GIs retrain Congo troops known for being violent
By JOHN VANDIVER | STARS AND STRIPES Published: May 2, 2010
STUTTGART, Germany — At a remote military base in the jungle city of Kisangani, an elite team of U.S. troops is attempting to retrain a battalion of Congolese infantrymen to serve as a model for an unruly force that has a reputation for using rape as a weapon of war.
In a region where intimidation is used by soldiers and the rebels they fight, the U.S. Special Operations Command Africa troops offer plenty of traditional soldiering instruction. For now, the team of about 25 Americans is focused on small-unit tactics, medical care, logistics support and communications. Soon they also will enlist alternative methods to reform a military in disarray.
U.S. Africa Command is drafting curriculum for dealing with the sexual violence issues that plague the Congolese military and will incorporate those findings into training this summer.
"That’s something that we didn’t know how to do. We don’t have those textbooks," said a Special Forces officer at AFRICOM headquarters in Stuttgart.
The new sex- and gender-based violence-prevention programs will likely be integrated into missions in other parts of the continent, the officer said, speaking on the condition of anonymity.
AFRICOM has deployed an expert in sexual violence to the Congo to conduct interviews and help develop the sexual violence program for military leaders who are untrained in this area, according to Special Operations Command Africa.
AFRICOM, along with contractors hired by the U.S. State Department, began working with the Congolese battalion in March as part of an evolving six-month program. The hope is to field more than 700 Congolese troops capable of deploying as part of a quick-reaction force to protect the country’s borders and the people who call those volatile regions home.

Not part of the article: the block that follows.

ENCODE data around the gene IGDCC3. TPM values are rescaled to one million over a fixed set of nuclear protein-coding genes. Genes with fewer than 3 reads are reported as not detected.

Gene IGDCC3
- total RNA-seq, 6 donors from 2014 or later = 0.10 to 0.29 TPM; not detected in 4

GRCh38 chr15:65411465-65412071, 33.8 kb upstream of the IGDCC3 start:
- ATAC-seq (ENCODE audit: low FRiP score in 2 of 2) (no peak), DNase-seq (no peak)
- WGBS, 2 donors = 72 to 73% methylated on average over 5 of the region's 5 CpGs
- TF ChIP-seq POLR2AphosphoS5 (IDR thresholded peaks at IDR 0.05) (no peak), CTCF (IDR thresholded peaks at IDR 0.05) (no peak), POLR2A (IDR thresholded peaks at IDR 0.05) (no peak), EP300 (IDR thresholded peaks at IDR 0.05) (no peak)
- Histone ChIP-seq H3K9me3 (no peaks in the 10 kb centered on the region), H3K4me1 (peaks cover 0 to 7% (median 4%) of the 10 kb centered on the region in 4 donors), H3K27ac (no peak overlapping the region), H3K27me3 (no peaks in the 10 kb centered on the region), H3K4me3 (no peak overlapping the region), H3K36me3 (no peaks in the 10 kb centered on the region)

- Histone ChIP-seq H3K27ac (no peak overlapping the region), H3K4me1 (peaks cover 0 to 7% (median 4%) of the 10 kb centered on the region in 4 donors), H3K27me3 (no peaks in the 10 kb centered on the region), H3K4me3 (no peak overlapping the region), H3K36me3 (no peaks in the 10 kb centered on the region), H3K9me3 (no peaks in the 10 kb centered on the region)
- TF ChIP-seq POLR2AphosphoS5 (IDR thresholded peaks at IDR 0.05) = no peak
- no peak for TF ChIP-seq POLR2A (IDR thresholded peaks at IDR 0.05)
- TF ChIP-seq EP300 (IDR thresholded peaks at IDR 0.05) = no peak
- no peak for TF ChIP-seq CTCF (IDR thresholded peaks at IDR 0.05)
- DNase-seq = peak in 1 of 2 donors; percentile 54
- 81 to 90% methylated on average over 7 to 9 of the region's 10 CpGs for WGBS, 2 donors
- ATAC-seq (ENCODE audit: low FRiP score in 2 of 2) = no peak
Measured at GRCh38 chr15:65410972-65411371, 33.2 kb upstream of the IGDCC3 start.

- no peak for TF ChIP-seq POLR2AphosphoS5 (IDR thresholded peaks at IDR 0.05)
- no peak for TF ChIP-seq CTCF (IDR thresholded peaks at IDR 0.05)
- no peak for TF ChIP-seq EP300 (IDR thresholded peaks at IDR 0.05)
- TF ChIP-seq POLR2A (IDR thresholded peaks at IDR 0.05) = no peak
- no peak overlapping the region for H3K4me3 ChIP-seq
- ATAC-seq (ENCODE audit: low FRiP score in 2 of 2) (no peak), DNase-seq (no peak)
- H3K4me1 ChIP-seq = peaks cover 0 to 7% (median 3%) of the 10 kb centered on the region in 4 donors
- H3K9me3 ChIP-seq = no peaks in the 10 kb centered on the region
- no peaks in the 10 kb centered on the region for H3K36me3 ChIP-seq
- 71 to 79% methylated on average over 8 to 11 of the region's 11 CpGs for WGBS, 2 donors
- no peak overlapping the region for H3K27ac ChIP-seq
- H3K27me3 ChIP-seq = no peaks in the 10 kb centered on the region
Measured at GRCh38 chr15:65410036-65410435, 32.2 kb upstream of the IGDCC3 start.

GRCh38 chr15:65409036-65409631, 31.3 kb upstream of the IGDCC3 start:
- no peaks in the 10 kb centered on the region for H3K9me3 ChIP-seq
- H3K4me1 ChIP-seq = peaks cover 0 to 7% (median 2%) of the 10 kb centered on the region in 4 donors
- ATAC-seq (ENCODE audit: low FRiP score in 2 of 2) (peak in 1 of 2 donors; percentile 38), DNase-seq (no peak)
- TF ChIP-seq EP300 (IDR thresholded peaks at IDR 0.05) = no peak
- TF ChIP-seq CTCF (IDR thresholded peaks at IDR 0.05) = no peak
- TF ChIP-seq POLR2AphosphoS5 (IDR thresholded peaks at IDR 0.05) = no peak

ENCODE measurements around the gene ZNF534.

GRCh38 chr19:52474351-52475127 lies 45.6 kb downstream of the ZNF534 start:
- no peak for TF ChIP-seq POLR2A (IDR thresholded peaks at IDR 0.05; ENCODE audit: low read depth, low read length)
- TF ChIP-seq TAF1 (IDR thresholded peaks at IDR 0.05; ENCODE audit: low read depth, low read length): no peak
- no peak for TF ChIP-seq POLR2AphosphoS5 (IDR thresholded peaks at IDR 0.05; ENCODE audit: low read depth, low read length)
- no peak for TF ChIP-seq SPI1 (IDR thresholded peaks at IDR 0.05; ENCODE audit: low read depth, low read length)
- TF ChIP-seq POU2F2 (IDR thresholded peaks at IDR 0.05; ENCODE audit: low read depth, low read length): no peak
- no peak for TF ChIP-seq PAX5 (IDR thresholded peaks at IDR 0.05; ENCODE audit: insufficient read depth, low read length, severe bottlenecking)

Vital to U.S. national security
The effort to establish an elite Congolese unit is the latest push by the U.S. to professionalize armed forces in this strategically important region, where problems persist despite millions of dollars in U.S. aid over the years.
There are economic and strategic incentives to bringing more security to the Congo, which is rich in natural resources such as cobalt, a key component in the manufacturing of cell phones and other electronics. The country contains 80 percent of the world’s cobalt reserves.
An April 2009 report to Congress by the National Defense Stockpile Center made clear that ensuring access to mineral markets around the world is of vital interest to national security.
"The global growth in demand for scarce raw materials and the industrial surges in China, India, Russia, Brazil and other developing countries require that the U.S. employ a new, integrated and responsive strategy for identifying and ensuring, on a continual basis, an adequate supply of strategic and critical materials required for U.S. security needs," the report stated.
The Democratic Republic of Congo also possesses 50 percent of Africa’s forests and a river system that could provide hydro-electric power to the entire continent, according to a U.N. report on the country’s strategic significance and its potential role as an economic power in central Africa.